Property: Tangible or intangible, property is one of the driving forces in Elizabeth Bennet's society. Elizabeth and her sisters need to marry in order to provide property (estates, financial security, and position) to their parents. Charlotte marries an imbecile so that she can secure a place for herself (in worse "straits" than the Bennets, her parents are unable to give her any type of security). Similarly, George Collins arrives at the Bennet home, hoping to get a better view of the property he seeks to inherit when Mr. Bennet dies. Even though he lives in a comfortable home, he does not own it--he is at the whim of the Lady Catherine de Bourgh, and possessing his own place means status and respect to him.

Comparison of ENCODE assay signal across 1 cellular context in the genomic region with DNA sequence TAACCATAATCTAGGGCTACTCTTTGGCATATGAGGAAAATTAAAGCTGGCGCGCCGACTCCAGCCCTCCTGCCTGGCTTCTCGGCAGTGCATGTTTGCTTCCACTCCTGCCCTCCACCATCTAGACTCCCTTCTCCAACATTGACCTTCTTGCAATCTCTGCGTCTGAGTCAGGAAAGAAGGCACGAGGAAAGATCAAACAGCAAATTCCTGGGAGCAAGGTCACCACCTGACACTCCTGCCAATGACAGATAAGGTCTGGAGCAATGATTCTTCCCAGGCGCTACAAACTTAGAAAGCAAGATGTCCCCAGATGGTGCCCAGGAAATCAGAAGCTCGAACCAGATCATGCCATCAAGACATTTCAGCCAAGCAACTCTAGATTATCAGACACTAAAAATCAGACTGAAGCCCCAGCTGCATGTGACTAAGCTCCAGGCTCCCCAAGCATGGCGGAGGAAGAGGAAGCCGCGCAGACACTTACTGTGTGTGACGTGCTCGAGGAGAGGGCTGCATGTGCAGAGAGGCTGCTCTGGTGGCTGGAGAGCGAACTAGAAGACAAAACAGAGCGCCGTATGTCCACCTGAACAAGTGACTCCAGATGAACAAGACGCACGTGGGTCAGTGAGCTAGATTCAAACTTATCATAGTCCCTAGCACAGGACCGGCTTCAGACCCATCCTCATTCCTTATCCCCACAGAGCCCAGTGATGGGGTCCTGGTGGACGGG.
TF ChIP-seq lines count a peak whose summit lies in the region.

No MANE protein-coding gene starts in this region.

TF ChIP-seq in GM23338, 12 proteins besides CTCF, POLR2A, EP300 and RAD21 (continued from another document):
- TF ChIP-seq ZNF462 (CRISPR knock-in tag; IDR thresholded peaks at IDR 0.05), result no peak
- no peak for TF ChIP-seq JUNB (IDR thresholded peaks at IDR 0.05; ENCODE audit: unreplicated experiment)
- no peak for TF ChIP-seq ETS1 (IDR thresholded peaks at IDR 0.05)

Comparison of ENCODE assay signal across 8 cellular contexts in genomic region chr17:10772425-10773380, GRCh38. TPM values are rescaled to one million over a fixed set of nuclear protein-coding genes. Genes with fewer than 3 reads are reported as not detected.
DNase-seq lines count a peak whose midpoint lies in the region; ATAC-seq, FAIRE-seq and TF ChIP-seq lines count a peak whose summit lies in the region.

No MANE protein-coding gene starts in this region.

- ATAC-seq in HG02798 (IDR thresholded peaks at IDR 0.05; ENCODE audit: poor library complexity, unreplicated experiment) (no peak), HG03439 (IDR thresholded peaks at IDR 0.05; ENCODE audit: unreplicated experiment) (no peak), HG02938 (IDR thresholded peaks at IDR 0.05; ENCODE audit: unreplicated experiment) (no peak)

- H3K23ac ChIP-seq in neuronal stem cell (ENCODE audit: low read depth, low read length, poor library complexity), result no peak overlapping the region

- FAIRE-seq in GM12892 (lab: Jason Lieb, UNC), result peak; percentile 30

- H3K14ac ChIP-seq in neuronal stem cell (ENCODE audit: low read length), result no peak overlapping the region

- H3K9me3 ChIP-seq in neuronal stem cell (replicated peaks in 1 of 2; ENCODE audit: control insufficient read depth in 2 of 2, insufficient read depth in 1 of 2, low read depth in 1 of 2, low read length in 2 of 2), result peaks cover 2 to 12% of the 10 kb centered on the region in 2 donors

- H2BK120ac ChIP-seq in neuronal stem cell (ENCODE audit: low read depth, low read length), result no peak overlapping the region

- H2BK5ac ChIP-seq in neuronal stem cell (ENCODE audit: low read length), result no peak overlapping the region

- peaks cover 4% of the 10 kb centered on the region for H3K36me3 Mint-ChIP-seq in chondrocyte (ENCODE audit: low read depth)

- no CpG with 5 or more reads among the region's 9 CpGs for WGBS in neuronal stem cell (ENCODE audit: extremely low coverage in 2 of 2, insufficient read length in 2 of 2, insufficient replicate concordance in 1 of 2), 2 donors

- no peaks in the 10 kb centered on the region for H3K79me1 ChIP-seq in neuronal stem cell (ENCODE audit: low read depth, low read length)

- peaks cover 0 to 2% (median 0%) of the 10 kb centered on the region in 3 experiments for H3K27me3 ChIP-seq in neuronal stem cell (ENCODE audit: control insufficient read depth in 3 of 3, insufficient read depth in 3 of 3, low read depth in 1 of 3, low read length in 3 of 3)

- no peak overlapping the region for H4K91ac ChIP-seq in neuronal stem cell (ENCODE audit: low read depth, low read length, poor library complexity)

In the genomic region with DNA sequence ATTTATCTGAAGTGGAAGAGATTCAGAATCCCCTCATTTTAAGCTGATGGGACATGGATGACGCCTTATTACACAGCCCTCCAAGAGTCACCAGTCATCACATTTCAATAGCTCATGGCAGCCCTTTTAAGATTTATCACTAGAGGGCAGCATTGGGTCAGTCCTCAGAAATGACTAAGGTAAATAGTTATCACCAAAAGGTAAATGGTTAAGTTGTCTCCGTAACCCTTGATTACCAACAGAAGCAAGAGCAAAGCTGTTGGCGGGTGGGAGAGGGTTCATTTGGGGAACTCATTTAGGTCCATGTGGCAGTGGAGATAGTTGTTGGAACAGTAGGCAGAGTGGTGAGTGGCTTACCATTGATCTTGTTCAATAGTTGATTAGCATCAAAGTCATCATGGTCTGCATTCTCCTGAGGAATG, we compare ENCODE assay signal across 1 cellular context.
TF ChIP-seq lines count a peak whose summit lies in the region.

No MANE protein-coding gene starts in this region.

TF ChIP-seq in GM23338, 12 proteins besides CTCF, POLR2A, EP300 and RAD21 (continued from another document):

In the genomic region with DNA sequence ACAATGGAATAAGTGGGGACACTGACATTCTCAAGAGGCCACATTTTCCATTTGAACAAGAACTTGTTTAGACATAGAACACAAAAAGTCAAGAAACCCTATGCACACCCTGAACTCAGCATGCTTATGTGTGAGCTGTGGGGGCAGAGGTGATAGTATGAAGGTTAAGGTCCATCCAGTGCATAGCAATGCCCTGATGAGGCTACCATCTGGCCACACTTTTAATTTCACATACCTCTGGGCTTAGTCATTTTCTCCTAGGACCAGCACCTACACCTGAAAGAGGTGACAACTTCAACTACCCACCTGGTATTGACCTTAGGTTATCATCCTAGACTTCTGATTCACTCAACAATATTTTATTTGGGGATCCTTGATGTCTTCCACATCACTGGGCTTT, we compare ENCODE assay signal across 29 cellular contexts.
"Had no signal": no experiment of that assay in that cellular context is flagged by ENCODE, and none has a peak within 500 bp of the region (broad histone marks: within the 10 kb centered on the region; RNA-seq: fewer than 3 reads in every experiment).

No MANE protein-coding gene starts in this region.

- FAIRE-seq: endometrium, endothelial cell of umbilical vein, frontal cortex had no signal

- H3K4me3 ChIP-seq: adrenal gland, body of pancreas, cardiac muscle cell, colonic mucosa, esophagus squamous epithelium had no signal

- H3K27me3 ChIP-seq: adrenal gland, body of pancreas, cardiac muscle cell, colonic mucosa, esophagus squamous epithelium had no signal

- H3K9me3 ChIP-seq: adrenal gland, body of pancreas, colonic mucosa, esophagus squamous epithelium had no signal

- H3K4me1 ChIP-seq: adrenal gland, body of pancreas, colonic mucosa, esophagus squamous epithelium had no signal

Intrigue: While Pride and Prejudice does not center upon intrigue as do Northanger Abbey or Mansfield Park, it does offer the reader some suspense, most of which stems from Wickham. The reader wonders at first what he did to make Darcy dislike him so much and then questions the veracity of Wickham's tale. Later, the reader follows Elizabeth through her search for the truth about Wickham and her sister's fate. Austen's readers also question what Bingley's feelings truly are for Jane.